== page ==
As Dan Dakich mentioned during the telecast, if anything, Penn State gave the top half of the conference some excellent game film on how to slow down Deshaun Thomas. The Buckeyes’ leading scorer, who leads the Big Ten in scoring and had scored 20 or more in all but one conference game, was held in check.
The Nittany Lions threw a slew of zone and man defensive looks at the Buckeyes that included double teams on Thomas in the post and a man closely locked on him when on the perimeter. It was quite reminiscent of the Kansas and Duke games where Thomas was able to manage just 16 points in each contest. Given the opponent and some of the other performances, Thomas didn’t really try to force things much, but it is certainly noteworthy that he managed just 27 points against Iowa and Penn State, two of the lower Big Ten opponents, this week. Ohio State’s zone offense is the stuff that nightmares are made of, passing back and forth on the perimeter until someone takes a long contested jumper in most cases. Thomas moves around the key as defenders pinch in on him, and it’s often up to Aaron Craft to create with some sort of dribble drive.
The hero in this game was Sam Thompson, who’s really coming on strong in his sophomore campaign. Not even an offensive option last season, Thompson has parlayed his defense and athleticism into a starting role. Thompson had a couple of athletic dunks in this game, but it was his corner jumper and pair of threes that really came unsuspecting to the Penn State defense that gave the Buckeyes the boost they needed. In 31 minutes, Slammin’ Sam missed just one of his seven shots and it amounted to a 16 point, 6 rebound effort. Thompson is averaging 7.5 points per game on the year, and he’s scored 8 or more in the last five. On a team looking for second and third scorers, it’s been a huge deal. Lenzelle Smith Jr.’s 11 points gave the team three double digit scorers with his 11 points that included 7-of-8 at the free throw line.
This game really was punctuated by two extended scoring droughts, which actually occurred around the exact same time. From 13:34 to 2:10, Penn State only scored one field goal and missed 13 straight shots. Meanwhile, Ohio State scored just 10 points from 11:04 to 0:59 seconds in the first half. Penn State has one of the highest scoring duos in the conference in D.J. Newbill and Jermaine Marshall at 30.6 ppg combined. Not much changed as those two combined for 31 of the team’s 51 points (Marshall had 16). Penn State’s offense in general was characterized by poor, long, contested shots early in the shot clock. Penn State shot just 36%, and OSU’s 39-25 rebounding advantage helped them to stay in control as neither team turned the ball over much. In fact, it was quite strange to see OSU force just four turnovers while turning it over just eight times themselves, especially after they had several of those in the first few minutes.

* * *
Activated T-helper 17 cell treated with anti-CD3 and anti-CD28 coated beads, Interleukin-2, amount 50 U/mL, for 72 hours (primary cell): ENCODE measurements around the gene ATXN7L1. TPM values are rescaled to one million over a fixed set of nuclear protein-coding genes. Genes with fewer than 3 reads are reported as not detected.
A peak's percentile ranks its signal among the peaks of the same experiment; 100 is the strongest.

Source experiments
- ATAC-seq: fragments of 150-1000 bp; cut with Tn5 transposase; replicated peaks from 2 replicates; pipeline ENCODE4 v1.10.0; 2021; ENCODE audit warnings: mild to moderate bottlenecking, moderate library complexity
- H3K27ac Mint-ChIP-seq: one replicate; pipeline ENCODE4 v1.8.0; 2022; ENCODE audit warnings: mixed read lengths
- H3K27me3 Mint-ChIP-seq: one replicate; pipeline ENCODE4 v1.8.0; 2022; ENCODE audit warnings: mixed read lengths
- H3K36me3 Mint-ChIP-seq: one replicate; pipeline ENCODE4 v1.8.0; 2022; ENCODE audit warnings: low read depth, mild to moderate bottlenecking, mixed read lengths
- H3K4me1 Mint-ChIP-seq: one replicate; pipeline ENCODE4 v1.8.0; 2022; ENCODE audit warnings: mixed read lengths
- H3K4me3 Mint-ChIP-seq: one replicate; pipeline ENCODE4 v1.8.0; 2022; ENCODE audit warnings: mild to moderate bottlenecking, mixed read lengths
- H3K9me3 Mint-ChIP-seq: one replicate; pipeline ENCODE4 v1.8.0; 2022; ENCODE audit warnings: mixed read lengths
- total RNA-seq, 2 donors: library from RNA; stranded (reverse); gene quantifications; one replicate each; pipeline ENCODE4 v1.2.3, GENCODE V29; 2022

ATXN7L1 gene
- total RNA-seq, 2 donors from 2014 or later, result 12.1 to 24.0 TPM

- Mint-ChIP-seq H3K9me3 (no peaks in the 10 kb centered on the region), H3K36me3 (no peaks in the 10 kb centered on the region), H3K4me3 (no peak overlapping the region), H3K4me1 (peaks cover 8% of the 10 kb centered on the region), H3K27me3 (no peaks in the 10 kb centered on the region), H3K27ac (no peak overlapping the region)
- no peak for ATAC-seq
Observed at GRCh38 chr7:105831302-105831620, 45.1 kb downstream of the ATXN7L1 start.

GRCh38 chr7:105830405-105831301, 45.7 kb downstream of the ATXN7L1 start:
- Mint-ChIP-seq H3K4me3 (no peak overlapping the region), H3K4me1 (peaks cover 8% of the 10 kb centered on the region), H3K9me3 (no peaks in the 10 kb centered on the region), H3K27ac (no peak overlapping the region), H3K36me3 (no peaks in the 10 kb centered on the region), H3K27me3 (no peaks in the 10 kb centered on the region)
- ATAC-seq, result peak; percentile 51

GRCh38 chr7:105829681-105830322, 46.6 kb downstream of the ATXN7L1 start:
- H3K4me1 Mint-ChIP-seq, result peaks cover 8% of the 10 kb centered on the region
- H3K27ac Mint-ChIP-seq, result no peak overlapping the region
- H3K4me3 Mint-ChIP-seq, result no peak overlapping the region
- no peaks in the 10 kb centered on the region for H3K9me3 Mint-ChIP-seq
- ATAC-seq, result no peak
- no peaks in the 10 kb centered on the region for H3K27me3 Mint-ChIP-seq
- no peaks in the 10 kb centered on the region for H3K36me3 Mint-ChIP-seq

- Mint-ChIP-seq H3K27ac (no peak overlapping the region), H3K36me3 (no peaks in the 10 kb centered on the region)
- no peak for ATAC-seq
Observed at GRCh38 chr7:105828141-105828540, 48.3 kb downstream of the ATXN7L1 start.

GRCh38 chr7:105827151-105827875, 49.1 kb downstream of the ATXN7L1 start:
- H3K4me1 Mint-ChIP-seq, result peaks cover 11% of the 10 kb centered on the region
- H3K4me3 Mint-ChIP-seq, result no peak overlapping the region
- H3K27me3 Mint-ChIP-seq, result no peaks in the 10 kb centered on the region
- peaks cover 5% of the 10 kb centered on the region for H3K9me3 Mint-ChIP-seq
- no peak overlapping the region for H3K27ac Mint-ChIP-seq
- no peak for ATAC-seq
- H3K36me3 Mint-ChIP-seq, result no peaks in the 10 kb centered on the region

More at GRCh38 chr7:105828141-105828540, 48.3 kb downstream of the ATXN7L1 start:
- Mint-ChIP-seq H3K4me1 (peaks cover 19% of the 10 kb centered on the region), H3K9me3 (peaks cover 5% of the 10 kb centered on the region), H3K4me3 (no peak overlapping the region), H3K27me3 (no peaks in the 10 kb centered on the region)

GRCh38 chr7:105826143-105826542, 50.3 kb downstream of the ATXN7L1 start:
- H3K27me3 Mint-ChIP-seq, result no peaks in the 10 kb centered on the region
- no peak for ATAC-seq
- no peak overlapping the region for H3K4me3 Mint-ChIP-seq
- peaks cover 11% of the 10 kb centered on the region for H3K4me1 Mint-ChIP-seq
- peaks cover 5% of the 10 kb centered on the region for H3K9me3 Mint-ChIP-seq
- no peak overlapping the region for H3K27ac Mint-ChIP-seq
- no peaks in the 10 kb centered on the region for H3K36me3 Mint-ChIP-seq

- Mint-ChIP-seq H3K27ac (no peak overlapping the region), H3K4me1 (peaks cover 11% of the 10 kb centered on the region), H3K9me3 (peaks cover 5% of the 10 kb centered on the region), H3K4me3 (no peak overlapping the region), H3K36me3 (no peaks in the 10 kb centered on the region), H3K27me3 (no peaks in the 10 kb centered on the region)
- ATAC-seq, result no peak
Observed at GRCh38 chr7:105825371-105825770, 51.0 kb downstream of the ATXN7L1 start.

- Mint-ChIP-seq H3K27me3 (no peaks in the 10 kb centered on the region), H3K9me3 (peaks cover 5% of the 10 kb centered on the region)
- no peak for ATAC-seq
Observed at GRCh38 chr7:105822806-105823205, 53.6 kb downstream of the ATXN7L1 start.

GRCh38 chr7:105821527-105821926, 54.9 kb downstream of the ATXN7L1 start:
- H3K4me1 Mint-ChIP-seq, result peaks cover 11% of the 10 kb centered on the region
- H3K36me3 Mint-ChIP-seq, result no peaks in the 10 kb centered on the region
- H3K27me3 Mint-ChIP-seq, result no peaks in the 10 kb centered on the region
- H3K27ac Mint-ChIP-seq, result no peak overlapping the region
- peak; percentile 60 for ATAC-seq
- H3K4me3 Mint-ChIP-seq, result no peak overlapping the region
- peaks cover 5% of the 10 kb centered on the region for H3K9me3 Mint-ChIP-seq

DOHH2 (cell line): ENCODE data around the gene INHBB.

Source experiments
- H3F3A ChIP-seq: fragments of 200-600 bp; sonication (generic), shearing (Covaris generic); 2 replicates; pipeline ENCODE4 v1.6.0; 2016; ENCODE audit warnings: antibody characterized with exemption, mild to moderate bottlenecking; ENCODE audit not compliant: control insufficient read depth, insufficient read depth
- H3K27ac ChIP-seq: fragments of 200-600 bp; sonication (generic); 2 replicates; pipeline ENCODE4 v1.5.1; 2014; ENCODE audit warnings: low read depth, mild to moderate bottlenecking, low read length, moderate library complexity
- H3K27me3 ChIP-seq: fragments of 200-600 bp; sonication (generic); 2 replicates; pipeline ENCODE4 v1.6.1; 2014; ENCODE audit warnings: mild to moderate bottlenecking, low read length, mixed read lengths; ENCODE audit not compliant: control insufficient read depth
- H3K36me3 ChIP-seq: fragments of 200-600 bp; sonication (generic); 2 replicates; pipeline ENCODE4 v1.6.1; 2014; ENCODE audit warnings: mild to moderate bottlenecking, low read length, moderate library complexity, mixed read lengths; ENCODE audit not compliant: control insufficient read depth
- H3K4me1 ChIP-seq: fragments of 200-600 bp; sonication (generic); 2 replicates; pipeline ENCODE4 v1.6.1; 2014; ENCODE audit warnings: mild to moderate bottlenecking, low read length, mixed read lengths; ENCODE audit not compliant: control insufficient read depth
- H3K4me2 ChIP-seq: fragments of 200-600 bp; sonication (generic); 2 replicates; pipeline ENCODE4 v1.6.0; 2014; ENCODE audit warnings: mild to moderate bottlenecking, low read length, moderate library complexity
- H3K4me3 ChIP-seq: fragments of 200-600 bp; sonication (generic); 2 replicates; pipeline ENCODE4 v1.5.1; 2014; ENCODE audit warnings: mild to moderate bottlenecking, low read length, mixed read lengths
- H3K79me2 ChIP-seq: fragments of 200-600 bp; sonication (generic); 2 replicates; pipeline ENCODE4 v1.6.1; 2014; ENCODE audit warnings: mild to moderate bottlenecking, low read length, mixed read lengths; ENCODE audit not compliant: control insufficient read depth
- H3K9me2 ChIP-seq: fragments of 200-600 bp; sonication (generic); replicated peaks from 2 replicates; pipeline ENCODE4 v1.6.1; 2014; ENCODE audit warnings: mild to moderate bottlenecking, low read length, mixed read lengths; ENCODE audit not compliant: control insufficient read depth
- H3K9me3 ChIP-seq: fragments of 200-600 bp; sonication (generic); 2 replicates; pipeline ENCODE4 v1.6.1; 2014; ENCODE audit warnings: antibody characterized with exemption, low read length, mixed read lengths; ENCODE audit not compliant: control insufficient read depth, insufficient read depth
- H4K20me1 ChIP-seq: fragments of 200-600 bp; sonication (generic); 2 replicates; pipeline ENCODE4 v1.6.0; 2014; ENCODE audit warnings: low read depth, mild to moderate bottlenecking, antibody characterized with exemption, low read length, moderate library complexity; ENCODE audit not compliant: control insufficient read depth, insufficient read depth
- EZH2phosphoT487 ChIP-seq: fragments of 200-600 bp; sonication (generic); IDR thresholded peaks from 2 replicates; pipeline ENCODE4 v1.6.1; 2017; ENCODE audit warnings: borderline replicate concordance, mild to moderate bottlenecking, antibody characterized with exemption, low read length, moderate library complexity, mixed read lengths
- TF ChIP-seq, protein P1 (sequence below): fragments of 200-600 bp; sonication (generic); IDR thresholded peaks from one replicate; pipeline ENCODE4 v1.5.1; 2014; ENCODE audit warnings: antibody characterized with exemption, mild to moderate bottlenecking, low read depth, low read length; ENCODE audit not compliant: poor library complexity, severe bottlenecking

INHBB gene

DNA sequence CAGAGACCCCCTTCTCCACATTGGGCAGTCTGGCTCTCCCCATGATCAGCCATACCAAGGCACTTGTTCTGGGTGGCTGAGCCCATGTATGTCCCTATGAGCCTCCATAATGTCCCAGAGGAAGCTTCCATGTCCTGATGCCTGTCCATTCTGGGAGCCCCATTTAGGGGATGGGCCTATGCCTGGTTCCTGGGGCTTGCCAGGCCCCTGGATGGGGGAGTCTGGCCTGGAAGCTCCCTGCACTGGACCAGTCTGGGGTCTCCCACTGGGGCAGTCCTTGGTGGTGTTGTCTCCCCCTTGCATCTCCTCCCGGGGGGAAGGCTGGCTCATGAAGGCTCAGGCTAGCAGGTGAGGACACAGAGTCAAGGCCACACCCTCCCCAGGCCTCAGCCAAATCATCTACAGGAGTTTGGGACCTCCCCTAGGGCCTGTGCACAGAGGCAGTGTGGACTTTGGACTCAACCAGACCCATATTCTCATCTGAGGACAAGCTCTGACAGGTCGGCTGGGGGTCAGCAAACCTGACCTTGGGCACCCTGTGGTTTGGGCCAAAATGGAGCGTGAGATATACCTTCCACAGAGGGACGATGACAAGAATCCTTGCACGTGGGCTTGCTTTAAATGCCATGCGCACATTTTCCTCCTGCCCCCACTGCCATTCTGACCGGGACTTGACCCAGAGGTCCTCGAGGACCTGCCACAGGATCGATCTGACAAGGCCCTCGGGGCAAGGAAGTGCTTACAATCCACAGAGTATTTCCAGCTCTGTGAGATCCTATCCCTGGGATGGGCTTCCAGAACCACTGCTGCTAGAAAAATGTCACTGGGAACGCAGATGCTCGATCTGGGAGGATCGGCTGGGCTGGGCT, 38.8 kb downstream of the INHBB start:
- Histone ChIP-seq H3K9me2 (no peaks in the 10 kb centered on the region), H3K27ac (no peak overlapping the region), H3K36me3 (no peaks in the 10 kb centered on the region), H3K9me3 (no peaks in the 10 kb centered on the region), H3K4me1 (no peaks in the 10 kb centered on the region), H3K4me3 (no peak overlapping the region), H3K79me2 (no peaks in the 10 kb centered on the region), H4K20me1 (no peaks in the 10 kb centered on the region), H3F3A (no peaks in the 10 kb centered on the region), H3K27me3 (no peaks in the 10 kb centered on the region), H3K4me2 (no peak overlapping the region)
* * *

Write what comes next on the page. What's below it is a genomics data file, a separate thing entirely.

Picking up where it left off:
Sophomore big Trey McDonald saw six minutes of meaningful playing time yesterday, and I’m hoping that he’ll continue to get more in the future. With Amir Williams such a weak defender and defensive rebounder at times, McDonald is reportedly coming on in practice and he has a much bigger frame to defend than Williams.
Next up for the Buckeyes, they host the Wisconsin Badgers at The Schott on Tuesday night. The Badgers, like OSU, have two conference losses and are looking to keep pace with the three one loss teams (Michigan, Michigan State, and Indiana). The Badgers won in gruelingly slow fashion against Minnesota yesterday 45-44. You can expect that type of heavyweight defensive slugfest on Tuesday given the way OSU runs their halfcourt offense.
(Photo: Rich Barnes/USA Today)